Maples leaves are a majestic representative of nature's beauty. They are also large enough for small hands to handle. The leaf's distinctive design—three pointy sections and a long stem—resemble a crown, and the shape makes for regal crafts.
Clear contact paper is a great craft supply for leaves. Place a sheet tacky side up on a clean work surface and let your children lay the leaves on it. Older kids may want to experiment before moving to the contact paper. For example, set the leaves in a circle with the stem side in the middle, and it's a a wreath. You can also add small, flat bits of decoration like sequins, pine needles, confetti, etc. Seal the contact paper with a top layer, use a ruler to scrape the air bubbles to the edges and place a heavy pile of book on top to truly flatten the surface. Now, you have a placemat or cut into shapes for a window hanging.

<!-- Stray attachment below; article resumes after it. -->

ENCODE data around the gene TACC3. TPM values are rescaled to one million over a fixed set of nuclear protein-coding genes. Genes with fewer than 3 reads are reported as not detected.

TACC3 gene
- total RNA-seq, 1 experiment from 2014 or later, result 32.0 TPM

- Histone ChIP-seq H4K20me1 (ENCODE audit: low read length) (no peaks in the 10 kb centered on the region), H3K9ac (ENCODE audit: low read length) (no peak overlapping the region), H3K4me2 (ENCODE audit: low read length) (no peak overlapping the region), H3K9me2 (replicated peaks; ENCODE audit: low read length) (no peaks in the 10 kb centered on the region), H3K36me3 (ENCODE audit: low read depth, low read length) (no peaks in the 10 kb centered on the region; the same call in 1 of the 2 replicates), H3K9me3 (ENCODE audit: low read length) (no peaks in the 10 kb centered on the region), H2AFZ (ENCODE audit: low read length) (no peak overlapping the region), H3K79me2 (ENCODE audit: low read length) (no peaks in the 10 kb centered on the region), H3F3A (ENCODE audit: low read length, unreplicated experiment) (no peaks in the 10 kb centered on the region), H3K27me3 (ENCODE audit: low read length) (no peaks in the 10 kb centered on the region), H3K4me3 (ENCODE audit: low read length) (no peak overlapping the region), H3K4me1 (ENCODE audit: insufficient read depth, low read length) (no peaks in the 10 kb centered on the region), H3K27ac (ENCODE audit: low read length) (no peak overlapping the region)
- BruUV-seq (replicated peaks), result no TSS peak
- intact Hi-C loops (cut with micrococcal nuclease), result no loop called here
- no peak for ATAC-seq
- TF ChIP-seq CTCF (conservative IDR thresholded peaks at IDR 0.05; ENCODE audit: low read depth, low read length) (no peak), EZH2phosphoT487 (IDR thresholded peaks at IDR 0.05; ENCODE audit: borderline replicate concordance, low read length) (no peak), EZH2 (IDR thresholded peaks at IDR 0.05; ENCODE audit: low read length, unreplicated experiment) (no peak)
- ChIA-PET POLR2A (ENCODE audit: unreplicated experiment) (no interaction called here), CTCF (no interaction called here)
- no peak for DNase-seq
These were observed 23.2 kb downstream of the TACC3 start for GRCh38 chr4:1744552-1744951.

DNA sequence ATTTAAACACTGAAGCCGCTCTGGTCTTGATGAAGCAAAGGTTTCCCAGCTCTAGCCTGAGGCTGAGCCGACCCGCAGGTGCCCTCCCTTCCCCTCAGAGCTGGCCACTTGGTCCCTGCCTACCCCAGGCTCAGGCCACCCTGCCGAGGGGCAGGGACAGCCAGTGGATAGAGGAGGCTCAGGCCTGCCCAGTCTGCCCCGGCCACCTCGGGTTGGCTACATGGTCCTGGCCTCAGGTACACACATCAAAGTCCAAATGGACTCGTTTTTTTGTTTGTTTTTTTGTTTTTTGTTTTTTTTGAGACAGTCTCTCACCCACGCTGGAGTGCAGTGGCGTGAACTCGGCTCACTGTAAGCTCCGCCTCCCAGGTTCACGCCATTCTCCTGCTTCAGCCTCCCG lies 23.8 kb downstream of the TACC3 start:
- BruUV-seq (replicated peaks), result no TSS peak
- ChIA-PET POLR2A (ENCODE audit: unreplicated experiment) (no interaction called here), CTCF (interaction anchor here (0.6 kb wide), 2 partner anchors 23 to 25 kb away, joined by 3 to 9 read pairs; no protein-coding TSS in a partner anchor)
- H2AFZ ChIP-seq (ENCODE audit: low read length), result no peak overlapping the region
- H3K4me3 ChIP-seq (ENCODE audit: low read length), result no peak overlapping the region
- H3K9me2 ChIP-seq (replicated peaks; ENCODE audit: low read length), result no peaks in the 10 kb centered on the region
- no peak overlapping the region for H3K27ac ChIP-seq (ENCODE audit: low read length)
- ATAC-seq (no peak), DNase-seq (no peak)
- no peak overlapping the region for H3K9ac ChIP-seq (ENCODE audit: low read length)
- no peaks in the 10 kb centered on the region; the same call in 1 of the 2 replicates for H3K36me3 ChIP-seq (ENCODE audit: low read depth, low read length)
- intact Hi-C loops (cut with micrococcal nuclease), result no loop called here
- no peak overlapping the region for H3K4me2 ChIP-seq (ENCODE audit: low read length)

Adults may remember ironing leaves between two sheets of wax paper. Kids still love this activity, especially if they sprinkle a few crayon shaving around the leaf for a mosaic effect. Mounting the leaf on construction paper first creates a layered effect. And dipping leaves in a double boiler of paraffin wax encrusts the beauty for long-term viewing.